When you're a kid, the line between real and imaginary is deliciously fine. The best places to play -- whether a backyard mud pit, a couch-cushion fort, or one of the brilliantly designed spaces presented here -- straddle that boundary. They inspire creative dreams, stretch minds and bodies, and encourage experimentation, building knowledge and confidence in the process. Most important of all, they're just plain fun! The five spots featured here celebrate play in big -- and unique -- ways. From Berkeley's build-your-own adventure-scape to a fully accessible Virginia wonderland, each makes it easy to find your happy place.
With a five-star view of Manhattan and five distinct landscaped playgrounds, Pier 6 is a destination play space for locals and tourists alike. Kids can sample two-story slides and giant climbers; test out 10 swing sets (including ropes for the Tarzan-minded); dig in a 6,000-square-foot sandbox; and explore a marsh garden, then cool off with water-jet play in a boulder-strewn grotto (shoes recommended). On site is a brick-oven pizza joint, and ice cream is nearby at Pier 5. On summer weekends, the $2 ferry to Governor's Island leaves Pier 6 every 30 minutes. Free. Water lab open only in summer. brooklynbridgepark.org/park/pier-6
Half teaching arboretum, half fantasyland, this eye-popping, eight-acre facility at the Dallas Arboretum opened in 2013. Education aplenty is deftly tucked into state-of-the-art exhibits featuring water play, science experiments, 3-D movies, touch screens, and old-fashioned footpaths through mini-habitats. Kids can meet super-size ants, mushrooms, and flowers; climb in a 32-foot fabricated tree; and walk a garden maze. Arboretum admission $15 ages 13 and up, $10 ages 3-12, free ages 2 and under; $3 extra for Children's Garden. Reservations recommended. dallasarboretum.org
It's all DIY at this maker-space-by-the-sea, where children can earn the use of hammers, saws, and paint by picking up trash, stray nails, and other construction debris around the site. This "adventure playground" model -- of lightly supervised free play with natural and creative materials -- bloomed in Europe in the 1940s. Berkeley is the flagship of the few U.S. facilities. Kids ages 7 and up can ride the zip line and work independently to build the landscape of their dreams; younger ones must stay within arm's reach of a parent. Free for families of four or fewer kids; fees apply for larger parties; a waiver is required. cityofberkeley.info/adventureplayground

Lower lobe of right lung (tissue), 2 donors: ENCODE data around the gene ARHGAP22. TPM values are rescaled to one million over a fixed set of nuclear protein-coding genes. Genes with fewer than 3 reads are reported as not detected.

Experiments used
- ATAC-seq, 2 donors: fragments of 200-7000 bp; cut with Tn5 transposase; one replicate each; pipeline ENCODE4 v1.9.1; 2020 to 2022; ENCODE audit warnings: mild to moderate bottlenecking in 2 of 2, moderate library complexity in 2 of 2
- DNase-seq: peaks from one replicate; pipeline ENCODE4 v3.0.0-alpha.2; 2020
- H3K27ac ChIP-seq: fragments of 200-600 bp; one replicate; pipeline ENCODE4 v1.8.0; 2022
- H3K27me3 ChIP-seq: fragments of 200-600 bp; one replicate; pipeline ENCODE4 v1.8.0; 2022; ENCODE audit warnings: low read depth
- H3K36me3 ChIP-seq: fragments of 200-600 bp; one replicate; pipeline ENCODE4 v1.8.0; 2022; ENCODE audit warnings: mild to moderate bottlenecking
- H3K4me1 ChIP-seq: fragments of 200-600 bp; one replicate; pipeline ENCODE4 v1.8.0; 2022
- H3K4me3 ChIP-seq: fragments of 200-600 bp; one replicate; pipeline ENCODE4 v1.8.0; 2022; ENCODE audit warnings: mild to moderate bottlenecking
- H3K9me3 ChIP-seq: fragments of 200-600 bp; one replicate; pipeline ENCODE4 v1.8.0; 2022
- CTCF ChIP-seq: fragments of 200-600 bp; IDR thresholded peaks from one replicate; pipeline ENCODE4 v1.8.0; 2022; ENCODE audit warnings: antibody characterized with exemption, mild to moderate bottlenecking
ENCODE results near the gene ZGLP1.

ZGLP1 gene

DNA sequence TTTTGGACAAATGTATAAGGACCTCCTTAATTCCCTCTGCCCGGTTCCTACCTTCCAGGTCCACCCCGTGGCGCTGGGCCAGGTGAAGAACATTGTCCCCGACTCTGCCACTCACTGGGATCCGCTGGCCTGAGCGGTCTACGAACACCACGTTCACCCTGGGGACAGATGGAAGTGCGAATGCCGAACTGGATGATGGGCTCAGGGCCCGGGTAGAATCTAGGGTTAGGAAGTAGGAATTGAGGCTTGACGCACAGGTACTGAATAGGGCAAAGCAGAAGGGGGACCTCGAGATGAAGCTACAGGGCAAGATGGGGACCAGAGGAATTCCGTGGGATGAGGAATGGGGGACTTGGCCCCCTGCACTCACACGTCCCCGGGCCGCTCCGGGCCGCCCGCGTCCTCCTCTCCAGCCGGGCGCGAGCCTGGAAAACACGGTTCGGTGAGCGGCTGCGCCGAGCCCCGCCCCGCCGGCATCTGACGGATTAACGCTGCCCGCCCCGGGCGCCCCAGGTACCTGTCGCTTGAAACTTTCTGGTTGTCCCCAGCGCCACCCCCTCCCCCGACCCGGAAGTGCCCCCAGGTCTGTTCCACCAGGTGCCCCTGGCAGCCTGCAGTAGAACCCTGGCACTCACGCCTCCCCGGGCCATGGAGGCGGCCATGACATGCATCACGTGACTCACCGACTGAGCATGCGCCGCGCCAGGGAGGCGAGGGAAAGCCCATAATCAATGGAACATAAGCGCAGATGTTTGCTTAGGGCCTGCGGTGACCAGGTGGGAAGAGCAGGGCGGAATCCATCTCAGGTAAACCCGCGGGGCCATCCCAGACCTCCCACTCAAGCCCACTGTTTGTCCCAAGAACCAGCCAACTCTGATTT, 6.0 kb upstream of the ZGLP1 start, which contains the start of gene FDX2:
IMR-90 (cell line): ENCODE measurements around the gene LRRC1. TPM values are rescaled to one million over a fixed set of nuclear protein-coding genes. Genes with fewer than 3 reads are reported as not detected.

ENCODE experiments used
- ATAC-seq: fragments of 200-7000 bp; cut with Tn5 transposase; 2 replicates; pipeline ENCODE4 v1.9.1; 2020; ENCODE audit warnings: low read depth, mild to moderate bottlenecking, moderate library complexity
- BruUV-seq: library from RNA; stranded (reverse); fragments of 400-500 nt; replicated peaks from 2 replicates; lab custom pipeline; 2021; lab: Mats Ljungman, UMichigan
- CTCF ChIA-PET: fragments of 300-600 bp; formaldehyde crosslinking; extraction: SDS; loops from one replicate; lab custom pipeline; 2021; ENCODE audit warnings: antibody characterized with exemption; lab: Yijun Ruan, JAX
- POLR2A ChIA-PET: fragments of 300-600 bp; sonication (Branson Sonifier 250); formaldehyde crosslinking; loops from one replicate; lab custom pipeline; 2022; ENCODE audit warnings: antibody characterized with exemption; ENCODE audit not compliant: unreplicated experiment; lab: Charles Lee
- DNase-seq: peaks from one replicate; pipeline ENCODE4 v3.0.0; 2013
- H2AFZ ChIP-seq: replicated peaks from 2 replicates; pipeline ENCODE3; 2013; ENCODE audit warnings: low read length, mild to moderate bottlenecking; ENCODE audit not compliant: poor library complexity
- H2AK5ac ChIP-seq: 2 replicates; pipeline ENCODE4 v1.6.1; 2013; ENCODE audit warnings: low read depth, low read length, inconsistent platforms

The large, bright play structures in this accessible park would thrill any young child, but for kids who can't navigate traditional playgrounds, this park is, as Goldilocks would say, "just right" -- and something special. Pint-size wheelchair drivers can navigate ramps between structures and roll right onto the gilded carousel. There are high-backed swings and one that accommodates a wheelchair. The playground surface is designed for wheels; the large jungle gym sports fun challenges for all abilities; and a learning panel features braille. Free admission; rides cost $2. Carousel open seasonally, weather permitting. fairfaxcounty.gov/parks/clemyjontri
From the Enchanted Caves to the fantastical roof playground, this artist-built museum is jammed with mosaics and sculpture designed for climbing, crawling, and sliding. (Museumgoers of a certain age should consider knee pads.) Kids flock to the sinewy steel climbers and multistory slides that loop through both indoor and outdoor exhibits. On the roof (open in warm weather for an extra $5), they'll find a giant praying mantis, a pond, a school bus, slides, swiveling chairs, and a Ferris wheel with sweeping views of St. Louis. $12 ages 3 and up, free ages 2 and under. Some attractions have age and height restrictions. citymuseum.org
Originally published in the May 2015 issue of FamilyFun magazine.
This piece was accurate at publication time, but all prices, offerings and availabilities are subject to change. Please contact each hotel and attraction for up-to-date rates and information before taking your trip.